As on previous sols, we're planning in the blind here; the downlink doesn't start until the SOWG meeting is nearly over. When we get the images, I'm at first satisfied -- then concerned. (Then ... kind of sleepy ... no, wait. Leave it at concerned.) Something looks wrong with the final front HAZCAM, and after a minute I realize what's bothering me. It's too level.

We wanted to end this drive with a better insolation (solar tilt). Stopped on the slope, with the solar panels aimed at the sun, would be good. Level is bad. It's hard to tell, but the picture looks level.

Oh, shit.

This means we're going to have to scrap the planned IDD work for the sol and hope we can work out a backward drive upslope -- and hope like hell that that drive works.

But before I panic, I check the image headers and do a little math. Our roll is -11.6 degrees, pitch -7.0 degrees, making our overall tilt about 13.5 degrees. RSVP's predictions varied depending on which terrain mesh you used, but it tended to show more like 20 degrees. So this looks bad.

What the hell happened? I ignore the remainder of the meeting, load yestersol's sequence into RSVP and simulate it. Like yestersol, I look at 10% slip (15cm) and 20% slip (30cm). Then I do something I should have done yestersol: I consider worse slips. At 33% slip (45cm) the predicted HAZCAM in RSVP comes out looking almost identical to the actual we just received.

So now we know what went wrong. It was exactly what I was worrying about during the CAM: we slipped more than expected, to the point where we started to level out.

I think hard for a minute about how I want to handle this. As the SOWG meeting breaks up, I activate my mike and tell Ray we might have a problem.

"We don't know that we have one," I tell him, "we'll have to do some more analysis first. But I wanted to let you know we might have to replan the sol to drive instead."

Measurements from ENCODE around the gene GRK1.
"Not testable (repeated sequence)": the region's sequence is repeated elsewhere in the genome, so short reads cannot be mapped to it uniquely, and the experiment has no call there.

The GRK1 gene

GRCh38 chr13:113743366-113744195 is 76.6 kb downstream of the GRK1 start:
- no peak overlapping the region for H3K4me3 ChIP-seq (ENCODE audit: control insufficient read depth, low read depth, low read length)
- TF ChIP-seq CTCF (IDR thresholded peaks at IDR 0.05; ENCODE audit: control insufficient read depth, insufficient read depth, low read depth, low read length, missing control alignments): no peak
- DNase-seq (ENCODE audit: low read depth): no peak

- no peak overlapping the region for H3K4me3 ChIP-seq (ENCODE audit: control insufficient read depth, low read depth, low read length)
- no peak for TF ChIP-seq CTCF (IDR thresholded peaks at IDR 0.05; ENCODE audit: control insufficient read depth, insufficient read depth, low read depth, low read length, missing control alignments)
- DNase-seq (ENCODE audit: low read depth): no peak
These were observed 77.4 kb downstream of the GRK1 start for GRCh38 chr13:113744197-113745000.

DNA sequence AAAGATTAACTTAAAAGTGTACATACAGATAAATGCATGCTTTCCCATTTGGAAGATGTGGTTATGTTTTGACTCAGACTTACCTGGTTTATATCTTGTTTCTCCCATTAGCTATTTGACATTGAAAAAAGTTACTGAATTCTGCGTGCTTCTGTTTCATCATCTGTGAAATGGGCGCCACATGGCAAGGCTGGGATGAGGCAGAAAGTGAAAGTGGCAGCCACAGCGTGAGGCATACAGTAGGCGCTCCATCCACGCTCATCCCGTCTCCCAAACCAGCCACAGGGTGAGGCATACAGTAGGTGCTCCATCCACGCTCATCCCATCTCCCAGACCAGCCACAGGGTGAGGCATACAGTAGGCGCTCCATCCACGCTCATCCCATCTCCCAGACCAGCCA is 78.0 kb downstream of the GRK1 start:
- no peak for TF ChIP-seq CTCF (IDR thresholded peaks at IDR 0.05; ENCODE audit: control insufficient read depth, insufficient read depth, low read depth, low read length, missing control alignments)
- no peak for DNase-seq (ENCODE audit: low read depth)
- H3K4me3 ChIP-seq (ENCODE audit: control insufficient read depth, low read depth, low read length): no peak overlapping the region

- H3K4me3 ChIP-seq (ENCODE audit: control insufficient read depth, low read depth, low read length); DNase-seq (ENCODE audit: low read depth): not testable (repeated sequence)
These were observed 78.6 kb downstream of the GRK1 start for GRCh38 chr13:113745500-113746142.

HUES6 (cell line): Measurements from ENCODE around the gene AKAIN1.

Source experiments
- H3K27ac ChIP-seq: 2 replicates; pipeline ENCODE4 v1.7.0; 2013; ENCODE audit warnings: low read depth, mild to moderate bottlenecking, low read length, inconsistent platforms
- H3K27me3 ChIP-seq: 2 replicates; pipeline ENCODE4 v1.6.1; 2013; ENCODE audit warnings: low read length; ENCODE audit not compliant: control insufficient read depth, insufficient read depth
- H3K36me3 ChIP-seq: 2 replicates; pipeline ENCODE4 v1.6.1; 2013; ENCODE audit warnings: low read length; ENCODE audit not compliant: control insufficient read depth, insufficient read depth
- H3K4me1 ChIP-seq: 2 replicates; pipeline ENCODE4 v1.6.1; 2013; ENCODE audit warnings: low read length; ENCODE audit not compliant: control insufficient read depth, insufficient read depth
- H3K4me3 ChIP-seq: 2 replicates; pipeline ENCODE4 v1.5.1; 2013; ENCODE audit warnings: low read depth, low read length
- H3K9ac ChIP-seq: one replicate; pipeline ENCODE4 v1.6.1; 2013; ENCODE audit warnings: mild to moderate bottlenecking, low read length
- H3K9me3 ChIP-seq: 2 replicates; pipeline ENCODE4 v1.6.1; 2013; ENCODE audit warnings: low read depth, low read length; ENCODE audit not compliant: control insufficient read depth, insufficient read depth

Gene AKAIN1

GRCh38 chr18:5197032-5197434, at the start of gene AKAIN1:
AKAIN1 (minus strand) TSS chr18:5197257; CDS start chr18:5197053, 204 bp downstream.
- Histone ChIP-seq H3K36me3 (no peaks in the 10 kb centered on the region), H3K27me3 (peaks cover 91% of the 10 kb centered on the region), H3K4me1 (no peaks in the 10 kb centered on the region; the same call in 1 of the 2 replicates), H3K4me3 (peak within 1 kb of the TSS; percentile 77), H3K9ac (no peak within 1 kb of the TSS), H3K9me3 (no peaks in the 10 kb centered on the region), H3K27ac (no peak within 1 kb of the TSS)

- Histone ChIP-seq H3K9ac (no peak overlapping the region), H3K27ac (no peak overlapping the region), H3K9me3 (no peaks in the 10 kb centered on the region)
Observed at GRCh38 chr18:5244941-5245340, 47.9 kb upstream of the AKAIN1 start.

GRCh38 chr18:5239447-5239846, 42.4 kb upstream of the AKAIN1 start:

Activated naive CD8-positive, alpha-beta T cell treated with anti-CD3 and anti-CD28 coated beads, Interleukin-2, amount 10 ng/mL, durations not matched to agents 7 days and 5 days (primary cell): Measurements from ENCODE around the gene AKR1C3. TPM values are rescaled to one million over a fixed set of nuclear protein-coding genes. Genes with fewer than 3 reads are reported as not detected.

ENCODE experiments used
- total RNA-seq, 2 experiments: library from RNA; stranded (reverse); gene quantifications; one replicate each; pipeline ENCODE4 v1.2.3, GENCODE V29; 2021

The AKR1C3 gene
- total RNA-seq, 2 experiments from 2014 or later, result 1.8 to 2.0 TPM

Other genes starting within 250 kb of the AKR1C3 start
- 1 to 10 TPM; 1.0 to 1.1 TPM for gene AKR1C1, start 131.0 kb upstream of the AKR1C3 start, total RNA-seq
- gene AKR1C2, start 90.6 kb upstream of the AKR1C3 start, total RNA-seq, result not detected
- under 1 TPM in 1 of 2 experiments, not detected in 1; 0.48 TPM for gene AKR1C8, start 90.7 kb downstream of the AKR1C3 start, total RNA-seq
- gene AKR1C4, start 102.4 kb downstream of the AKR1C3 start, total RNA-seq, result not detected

To my surprise, Ray sounds unconcerned. "Okay," he says calmly, "you guys figure it out and we'll do what we need to do."

First I go talk to Rich Petras, the Mobility/IDD guy on duty today. He agrees with me about the slip results (foo!) but doesn't know how to compute the insolation factor from tilt. Neither does our ACS guy, though he's able to show me what the rover will look like as seen from the sun. It looks good, good enough to start me thinking that we might be able to stay put after all. Then again, I don't have a sense of how good it needed to look. On a scale of 0.0 to 1.0, we needed to be about 0.88. Yestersol, we were at about 0.91; if we worsened at all, the rover will survive but we'll feel like dumbasses (that is, I'll feel like a dumbass). We were hoping for something like 0.94 or 0.95. And I can't visually distinguish an attitude that would lead to 0.88 insolation from one that would lead to 0.95 insolation. We need math.

Chris is thisol's floater, and he's in the sequencing MSA when I

"I think we might not need to drive, so I want to get started on the IDD stuff," I tell him. "Can you figure out what our insolation is?"

"Already working on it," he says. He's slinging Perl to get us an approximation.

So he works on that, and I work on the IDD stuff. The script, when he finishes it, reports about a 0.89 or 0.90 insolation, which would be a dropoff from yestersol but good enough that we don't have to move. But only a minute or so after he finishes, Leo Bister comes in with the official word: we're over 0.93. Not only are we good enough, we improved. Not as much of an improvement as we'd hoped, but an improvement all the same.